First let me make my case as to what is not working. Generally Speaking, Auto techs feel they do not make enough money and shops are having a harder time than before attracting and keeping automotive technicians. Cars are more complex than ever and even dealerships have a hard time fixing their own brand. The best shops are not as stressed, but they are affected by unhappy customers they have not even met yet that went to a shop that did not keep them coming back. There are 3 big players that need to change. They are government, OEMs and independent shops and schools.
Here is what the Local and National elected officials need to change:
- Require Licensed Techs and Shops
- Make Flat Rate illegal or have a Big Base Pay
- Make Auto Shop Community Colleges Free for two to four years and required for a Master Tech License
What Shops need to do:
- Supply all the tools and tool boxes with a tax credit
- Have an Apprenticeship Program
What schools need to do:
- Have a universal education plan from 8th Grade to a Bachelor’s Degree
How will the first three fix things?
If Government acts it will take a decade or more to see the effects. By then the licensing will shut down the illegal and incompetent shops and bad techs will be doing something else, hopefully well. The techs paychecks will be consistent and quality work will trump a fast repair job. Pay checks will award great work and not dishonest or one-sided pay schemes. The work will be much better because the techs will have a lot of great training before “learning on the job as the consumers’ expense”. The partnership between shops and schools is a key part.
Shops must have licensed techs and can’t pay just “flat rate” so quality work is now front and center where it should have always been. By supplying all the tools the remaining techs will take home more by not giving the tool man part of their paycheck every week. As this cannot be a “law”, not every shop will do it, but a tax credit to the shop owner of $10,000 per-tech, per-year, up to $50,000 per tech would give the shop owner an incentive. This would have a sunset clause at 10 years out. Those shops that did this early on will keep their techs as without tools they are less likely to leave you. Why would they leave anyway as clearly you are their side. Those techs that love their job can mentor and bring in the new techs that you will be able to hire because you supply the tools. This has another benefit as you can hire a poor kid with a rich brain.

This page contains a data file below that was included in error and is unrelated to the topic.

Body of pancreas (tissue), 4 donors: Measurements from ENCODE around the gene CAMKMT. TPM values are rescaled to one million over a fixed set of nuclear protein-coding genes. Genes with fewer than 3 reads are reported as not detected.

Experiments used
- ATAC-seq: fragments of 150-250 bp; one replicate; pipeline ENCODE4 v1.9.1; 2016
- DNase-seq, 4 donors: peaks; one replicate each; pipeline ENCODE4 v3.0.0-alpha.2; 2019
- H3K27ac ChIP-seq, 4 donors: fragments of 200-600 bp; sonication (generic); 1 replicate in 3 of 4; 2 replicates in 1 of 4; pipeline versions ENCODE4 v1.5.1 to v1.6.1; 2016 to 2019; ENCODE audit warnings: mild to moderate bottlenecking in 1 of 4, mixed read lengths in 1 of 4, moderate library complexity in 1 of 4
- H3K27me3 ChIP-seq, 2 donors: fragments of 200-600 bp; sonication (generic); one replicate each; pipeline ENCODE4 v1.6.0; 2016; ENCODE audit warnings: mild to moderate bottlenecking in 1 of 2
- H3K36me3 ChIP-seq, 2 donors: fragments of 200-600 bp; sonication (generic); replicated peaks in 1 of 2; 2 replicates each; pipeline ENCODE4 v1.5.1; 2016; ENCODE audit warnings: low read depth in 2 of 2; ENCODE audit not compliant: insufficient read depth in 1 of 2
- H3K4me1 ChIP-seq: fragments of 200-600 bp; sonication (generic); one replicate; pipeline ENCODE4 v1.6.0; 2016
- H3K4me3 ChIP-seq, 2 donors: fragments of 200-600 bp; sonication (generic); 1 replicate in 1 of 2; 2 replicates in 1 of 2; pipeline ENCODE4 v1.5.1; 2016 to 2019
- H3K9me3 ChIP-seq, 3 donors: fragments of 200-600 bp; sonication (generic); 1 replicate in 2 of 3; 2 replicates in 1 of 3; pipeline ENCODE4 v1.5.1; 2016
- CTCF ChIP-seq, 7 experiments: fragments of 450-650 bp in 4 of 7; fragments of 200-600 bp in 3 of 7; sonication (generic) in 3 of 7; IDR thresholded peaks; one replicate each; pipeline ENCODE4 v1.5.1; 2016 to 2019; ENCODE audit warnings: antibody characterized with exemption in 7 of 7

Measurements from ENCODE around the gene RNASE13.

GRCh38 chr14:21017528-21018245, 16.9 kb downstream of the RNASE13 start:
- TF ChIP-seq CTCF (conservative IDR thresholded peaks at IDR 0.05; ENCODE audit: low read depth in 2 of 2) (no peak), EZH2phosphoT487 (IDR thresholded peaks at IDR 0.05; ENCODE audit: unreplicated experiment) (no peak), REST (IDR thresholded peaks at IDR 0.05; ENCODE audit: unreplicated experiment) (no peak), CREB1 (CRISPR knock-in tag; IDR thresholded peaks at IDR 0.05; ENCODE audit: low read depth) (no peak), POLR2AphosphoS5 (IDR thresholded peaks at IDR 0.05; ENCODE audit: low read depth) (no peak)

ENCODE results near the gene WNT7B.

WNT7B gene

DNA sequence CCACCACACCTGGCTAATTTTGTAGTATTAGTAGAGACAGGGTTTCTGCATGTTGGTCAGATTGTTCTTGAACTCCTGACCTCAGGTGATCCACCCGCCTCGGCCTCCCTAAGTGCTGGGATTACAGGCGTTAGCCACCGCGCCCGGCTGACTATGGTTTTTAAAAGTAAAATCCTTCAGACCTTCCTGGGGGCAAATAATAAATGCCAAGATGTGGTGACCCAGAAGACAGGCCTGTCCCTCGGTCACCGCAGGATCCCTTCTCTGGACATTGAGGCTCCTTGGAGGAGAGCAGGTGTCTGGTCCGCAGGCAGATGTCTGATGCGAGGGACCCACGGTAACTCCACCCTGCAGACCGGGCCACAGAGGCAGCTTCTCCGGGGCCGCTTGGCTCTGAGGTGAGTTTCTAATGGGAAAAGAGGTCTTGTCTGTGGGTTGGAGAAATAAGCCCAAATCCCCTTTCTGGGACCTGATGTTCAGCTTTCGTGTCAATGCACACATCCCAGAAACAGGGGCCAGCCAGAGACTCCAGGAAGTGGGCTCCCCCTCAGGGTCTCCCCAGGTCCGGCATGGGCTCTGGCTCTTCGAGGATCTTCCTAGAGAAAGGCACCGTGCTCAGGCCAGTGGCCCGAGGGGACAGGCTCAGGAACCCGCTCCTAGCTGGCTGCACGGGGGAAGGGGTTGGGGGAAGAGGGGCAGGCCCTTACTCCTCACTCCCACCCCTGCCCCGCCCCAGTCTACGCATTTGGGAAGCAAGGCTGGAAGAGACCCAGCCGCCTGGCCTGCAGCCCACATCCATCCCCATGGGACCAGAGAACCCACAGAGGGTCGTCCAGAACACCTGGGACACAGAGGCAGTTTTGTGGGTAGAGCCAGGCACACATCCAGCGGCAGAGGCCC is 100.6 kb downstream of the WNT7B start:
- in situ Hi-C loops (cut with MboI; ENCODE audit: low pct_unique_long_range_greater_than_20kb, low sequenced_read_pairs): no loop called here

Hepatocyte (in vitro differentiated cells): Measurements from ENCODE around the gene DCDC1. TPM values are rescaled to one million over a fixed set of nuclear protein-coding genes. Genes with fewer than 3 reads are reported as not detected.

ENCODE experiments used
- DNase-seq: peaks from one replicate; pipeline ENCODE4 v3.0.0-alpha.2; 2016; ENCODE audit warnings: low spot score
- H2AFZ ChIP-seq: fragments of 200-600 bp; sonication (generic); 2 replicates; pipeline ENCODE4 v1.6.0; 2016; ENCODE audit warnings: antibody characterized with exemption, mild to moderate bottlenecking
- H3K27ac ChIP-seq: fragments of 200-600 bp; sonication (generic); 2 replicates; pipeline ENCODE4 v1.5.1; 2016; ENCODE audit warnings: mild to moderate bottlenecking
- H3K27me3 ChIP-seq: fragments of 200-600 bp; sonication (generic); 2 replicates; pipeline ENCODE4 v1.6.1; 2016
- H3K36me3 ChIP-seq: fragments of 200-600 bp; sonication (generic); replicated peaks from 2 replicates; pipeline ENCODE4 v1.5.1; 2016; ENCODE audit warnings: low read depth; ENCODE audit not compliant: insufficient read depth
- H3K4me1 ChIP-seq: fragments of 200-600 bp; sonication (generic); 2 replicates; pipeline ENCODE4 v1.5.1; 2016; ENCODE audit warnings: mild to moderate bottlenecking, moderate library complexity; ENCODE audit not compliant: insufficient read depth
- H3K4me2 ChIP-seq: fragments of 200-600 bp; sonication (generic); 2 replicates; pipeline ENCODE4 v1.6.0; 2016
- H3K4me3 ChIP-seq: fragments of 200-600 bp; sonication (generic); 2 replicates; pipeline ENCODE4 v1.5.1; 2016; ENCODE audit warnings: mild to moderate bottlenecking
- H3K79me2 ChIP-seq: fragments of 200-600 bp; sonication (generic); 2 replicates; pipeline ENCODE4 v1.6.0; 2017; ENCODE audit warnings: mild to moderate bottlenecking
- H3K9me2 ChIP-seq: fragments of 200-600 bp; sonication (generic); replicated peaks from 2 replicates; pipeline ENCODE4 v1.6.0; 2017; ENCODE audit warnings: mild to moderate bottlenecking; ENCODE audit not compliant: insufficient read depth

The local high school and community college benefit in a huge way as their funding must go up. If Shops partner with the high school and really get involved they can bring in an intern and when the best match is made, hire her or him and help them along the way. After years of knowing this young star they will be “job ready” after they get their “Master License”.
All three “Government, Shops and Schools” must do their part and over time the automotive repair industry will mature into a high skilled job that anyone in America can aspire to and achieve no matter what their situation.
Other benefits: Car owners will have a better repair experience, techs will be safer in the workplace as high voltage systems are more common. Repair Shops and Dealerships will have the workforce they need in the future. Parents will not be burdened with debt for private automotive schools that rarely get the student more than a certificate and a bill for $30,000 plus. The five year retention rate for graduates in an automotive two year program in under 10%. Foster boys and girls that age out of the system could have a good job, but cannot afford the tools and even the free education offered is not enough. Prisoners released without a skill most likely will re-offend and cost the state more money and we also have failed them. Note: Salem State Penitentiary (Oregon) has a great program. I was lucky enough to get inside and teach some classes.
Big ideas? Sure but they are doable.
Craig Van Batenburg